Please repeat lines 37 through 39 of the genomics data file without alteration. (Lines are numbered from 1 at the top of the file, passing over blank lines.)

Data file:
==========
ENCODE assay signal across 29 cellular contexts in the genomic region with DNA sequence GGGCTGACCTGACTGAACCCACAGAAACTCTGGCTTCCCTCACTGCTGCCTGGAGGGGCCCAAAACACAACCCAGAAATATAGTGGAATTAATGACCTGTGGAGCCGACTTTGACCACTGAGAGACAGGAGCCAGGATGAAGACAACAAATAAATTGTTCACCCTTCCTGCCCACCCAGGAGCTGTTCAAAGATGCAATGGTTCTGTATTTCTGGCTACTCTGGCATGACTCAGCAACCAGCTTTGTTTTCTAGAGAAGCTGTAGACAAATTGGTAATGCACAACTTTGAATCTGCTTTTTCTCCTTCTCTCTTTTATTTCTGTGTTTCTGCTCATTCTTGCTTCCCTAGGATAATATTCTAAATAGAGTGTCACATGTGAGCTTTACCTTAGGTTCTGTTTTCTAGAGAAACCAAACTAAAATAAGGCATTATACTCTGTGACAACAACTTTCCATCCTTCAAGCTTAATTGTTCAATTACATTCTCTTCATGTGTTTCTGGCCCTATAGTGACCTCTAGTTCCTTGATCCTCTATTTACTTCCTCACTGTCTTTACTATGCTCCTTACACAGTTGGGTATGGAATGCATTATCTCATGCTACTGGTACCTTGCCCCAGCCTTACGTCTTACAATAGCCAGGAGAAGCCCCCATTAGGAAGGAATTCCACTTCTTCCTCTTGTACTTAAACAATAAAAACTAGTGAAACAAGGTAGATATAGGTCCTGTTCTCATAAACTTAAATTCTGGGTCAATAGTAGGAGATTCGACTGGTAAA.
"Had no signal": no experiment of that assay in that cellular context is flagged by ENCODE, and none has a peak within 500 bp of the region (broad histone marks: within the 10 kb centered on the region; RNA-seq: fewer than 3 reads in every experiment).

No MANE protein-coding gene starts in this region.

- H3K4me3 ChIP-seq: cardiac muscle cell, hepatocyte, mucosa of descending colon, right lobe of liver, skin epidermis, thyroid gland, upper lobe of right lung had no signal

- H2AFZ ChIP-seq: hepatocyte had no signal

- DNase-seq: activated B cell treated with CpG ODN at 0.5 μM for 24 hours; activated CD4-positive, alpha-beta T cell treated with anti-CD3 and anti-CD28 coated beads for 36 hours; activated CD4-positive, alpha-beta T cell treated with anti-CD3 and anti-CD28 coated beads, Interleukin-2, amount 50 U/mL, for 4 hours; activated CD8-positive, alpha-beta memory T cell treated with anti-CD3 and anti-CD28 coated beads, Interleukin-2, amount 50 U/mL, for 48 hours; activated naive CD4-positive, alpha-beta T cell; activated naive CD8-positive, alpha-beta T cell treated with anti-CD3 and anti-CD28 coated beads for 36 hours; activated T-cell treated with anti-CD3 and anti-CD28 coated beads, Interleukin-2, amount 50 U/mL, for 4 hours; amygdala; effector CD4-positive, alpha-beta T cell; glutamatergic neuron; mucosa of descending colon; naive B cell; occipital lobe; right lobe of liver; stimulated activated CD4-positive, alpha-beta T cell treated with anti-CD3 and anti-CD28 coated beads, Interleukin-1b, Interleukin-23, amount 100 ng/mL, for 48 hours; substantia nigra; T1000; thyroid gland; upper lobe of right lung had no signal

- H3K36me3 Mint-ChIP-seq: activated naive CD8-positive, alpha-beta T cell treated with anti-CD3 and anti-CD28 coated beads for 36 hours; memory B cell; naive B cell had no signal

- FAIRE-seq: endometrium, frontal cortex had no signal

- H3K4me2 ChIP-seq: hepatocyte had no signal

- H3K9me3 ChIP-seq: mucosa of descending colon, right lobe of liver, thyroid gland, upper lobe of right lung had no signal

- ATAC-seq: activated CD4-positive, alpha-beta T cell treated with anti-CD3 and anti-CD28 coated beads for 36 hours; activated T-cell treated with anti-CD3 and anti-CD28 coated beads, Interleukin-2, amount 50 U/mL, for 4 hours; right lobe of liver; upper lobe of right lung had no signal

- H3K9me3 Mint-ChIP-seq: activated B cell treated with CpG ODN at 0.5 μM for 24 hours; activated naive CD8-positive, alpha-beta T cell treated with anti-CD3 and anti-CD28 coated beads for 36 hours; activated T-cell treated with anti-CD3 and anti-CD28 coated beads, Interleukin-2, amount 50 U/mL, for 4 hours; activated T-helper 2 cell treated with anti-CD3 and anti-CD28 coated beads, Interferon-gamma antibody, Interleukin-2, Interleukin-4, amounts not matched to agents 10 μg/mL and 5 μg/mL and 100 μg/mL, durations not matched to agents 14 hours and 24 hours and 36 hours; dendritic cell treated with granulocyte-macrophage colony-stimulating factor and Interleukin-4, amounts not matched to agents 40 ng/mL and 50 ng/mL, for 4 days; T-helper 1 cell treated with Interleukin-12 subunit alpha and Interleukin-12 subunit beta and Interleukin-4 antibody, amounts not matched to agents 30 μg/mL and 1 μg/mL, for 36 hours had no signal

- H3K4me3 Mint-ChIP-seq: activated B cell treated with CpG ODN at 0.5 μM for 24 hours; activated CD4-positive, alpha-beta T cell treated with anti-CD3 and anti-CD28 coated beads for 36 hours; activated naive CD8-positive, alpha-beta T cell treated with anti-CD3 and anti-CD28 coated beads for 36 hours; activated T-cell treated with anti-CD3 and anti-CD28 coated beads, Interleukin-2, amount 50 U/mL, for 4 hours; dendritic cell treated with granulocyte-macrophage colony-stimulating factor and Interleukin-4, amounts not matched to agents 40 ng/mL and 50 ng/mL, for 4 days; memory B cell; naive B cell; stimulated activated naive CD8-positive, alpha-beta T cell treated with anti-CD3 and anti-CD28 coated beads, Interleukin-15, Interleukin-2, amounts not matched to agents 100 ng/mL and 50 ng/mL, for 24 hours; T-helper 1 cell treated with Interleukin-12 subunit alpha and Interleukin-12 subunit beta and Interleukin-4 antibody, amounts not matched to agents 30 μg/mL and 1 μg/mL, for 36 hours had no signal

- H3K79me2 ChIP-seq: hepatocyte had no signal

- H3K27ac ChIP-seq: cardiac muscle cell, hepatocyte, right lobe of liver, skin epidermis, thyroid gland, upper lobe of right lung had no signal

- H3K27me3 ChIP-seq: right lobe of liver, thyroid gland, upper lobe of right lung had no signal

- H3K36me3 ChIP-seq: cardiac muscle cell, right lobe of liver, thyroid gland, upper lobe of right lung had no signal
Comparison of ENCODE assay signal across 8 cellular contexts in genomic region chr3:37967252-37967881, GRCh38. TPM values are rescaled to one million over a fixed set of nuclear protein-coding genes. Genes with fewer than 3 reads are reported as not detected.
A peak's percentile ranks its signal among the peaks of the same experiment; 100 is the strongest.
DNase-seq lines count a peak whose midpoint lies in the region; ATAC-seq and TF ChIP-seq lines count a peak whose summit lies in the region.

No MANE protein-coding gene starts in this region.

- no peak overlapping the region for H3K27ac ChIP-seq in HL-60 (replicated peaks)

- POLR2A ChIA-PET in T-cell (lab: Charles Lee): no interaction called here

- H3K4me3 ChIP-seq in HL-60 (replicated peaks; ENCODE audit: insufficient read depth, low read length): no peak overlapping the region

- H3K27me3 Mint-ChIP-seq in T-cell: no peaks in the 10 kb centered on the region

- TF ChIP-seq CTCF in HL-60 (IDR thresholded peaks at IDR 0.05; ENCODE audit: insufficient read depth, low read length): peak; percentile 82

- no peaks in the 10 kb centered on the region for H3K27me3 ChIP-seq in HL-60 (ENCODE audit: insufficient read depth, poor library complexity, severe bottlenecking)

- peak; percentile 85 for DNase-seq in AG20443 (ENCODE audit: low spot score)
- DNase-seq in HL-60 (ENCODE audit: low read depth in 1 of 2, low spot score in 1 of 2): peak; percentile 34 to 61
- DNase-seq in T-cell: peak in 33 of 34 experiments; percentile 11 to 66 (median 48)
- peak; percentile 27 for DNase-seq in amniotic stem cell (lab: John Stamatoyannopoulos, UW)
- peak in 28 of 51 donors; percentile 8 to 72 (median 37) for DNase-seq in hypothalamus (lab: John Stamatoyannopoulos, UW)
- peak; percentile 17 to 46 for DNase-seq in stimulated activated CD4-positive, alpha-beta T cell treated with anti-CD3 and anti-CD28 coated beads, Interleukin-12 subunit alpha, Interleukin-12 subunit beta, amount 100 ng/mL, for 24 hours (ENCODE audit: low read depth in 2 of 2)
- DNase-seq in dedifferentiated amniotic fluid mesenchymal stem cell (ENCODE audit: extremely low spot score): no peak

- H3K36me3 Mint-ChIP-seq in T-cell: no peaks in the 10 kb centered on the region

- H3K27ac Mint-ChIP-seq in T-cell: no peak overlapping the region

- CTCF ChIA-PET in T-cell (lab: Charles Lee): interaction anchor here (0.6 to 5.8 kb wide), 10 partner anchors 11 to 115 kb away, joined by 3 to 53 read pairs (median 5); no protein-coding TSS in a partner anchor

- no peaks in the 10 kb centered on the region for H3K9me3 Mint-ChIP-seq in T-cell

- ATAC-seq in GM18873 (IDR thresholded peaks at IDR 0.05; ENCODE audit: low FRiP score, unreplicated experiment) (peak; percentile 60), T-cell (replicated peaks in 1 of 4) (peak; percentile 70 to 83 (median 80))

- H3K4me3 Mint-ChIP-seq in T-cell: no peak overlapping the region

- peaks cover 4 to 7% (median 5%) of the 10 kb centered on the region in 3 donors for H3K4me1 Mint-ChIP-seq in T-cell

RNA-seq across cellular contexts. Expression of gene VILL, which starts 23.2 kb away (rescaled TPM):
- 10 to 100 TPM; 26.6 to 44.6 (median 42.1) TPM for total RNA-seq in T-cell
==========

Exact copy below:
- CTCF ChIA-PET in T-cell (lab: Charles Lee): interaction anchor here (0.6 to 5.8 kb wide), 10 partner anchors 11 to 115 kb away, joined by 3 to 53 read pairs (median 5); no protein-coding TSS in a partner anchor

- no peaks in the 10 kb centered on the region for H3K9me3 Mint-ChIP-seq in T-cell

- ATAC-seq in GM18873 (IDR thresholded peaks at IDR 0.05; ENCODE audit: low FRiP score, unreplicated experiment) (peak; percentile 60), T-cell (replicated peaks in 1 of 4) (peak; percentile 70 to 83 (median 80))